we find that on . Similarly, , while on , and , on (note that on for ). Now we put
A direct calculation shows that
on , so that
On the other hand, we get
on . Thus,
This finishes the proof of the theorem. ∎
3 Variational principle
In this section we will formulate and prove a variational principle for Beltrami vector fields with a free surface. The principle is formulated in terms of the vector potential introduced in the previous section and the domain . A key difficulty is that the surface of the domain is not fixed and is a part of the variation. The admissible domains will be parametrized by maps . One of the issues is that the vector potential depends on through its domain of definition. This can be solved by extending to the whole of . However, and are still coupled through the boundary condition imposed on the free surface. Thus, the proper way to think about the domain of the involved functionals is as a submanifold of . Rather than making this approach completely rigorous, we shall simply consider critical points along admissible families of curves. After presenting the the theorem and its proof, we will discuss some alternative perspectives on the variational formulation which might be useful for further studies.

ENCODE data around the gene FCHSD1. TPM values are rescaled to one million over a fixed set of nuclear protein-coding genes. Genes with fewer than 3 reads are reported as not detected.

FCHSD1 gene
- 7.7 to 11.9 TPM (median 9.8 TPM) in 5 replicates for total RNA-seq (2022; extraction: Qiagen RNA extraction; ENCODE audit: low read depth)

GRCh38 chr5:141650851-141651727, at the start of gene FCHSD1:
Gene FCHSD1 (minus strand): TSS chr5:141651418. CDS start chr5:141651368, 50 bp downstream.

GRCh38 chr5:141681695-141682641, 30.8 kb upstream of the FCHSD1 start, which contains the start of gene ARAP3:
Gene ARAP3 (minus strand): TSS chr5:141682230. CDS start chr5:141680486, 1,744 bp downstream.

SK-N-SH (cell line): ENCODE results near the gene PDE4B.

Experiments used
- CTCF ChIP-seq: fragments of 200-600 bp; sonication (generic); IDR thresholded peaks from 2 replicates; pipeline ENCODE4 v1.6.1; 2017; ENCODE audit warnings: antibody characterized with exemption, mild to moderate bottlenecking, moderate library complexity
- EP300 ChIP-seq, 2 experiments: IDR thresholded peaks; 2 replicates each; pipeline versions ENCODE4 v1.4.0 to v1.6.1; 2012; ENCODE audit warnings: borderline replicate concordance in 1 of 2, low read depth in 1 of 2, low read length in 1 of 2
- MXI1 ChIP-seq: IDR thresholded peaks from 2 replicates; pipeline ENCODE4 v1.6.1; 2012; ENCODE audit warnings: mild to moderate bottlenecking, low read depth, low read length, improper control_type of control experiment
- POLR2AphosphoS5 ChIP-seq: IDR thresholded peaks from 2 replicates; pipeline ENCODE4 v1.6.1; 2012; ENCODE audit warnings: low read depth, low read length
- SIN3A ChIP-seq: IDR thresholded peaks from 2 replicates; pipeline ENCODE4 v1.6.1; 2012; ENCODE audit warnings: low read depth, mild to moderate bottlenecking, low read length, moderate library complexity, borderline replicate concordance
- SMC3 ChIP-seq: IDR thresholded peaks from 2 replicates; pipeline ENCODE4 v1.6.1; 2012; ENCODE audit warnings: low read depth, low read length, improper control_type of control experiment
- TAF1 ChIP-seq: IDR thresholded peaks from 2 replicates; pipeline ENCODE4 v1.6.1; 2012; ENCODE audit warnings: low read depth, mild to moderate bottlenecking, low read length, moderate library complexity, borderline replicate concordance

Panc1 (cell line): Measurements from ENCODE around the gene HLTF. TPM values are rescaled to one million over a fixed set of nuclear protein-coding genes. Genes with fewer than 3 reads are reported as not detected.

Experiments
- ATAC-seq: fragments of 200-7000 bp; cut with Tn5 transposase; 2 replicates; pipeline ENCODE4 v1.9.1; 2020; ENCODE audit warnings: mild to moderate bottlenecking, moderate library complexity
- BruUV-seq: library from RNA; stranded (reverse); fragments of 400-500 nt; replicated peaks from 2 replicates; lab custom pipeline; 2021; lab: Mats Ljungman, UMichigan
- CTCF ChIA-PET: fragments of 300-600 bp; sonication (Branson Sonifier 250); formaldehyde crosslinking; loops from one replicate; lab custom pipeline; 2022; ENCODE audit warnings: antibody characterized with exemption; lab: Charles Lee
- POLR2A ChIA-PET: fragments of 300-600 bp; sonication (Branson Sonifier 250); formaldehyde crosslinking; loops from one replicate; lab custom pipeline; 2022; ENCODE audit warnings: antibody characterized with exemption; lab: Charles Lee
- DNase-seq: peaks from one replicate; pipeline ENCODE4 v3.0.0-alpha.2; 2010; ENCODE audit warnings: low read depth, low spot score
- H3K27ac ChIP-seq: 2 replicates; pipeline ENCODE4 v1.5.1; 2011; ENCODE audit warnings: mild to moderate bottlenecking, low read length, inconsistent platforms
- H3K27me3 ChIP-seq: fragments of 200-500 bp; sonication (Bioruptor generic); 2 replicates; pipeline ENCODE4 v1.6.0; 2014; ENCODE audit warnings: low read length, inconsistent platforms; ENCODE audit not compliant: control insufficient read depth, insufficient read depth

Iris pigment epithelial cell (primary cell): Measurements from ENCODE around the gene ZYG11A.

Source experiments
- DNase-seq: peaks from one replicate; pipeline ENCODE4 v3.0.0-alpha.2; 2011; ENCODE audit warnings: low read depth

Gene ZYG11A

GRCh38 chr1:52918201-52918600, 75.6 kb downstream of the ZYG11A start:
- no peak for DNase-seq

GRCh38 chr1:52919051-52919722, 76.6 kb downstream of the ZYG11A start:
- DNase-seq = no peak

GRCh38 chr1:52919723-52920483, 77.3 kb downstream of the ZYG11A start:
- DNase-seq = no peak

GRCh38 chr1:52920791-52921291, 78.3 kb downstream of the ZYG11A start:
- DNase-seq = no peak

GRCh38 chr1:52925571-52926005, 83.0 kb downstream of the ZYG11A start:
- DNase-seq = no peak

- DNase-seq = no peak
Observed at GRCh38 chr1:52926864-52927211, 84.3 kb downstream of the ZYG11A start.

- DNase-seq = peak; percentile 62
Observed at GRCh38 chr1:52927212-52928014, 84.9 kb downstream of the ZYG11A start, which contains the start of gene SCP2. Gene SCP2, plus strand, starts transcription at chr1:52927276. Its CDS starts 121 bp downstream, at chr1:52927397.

Let be a single cell of the periodic domain defined in Section 2 for which the top boundary is given by
Let us consider the functionals
for some fixed constants . We look for critical points of the functional
where and are fixed constants. This is, at least formally, equivalent to considering critical points of subject to the constraints of fixed and . When taking variations of the functionals, we consider a family of domains , , where is family of domain parametrizations which is continuously differentiable in in the topology. Note that we have written rather than in the arguments of the functionals , and to emphasize that they only depend on and not on the specific parametrization. However, when taking derivatives later, we will write to indicate the direction in which we differentiate. We also consider a continuous family of vector fields , , such that is differentiable when considered as a map from into . The reason for only assuming differentiability with respect to the topology and not the topology is that we use compositions to construct suitable curves and that this leads to a loss of derivatives. The vector fields are assumed to satisfy conditions (3.1) and (3.2). Such curves will be called admissible as will the corresponding variations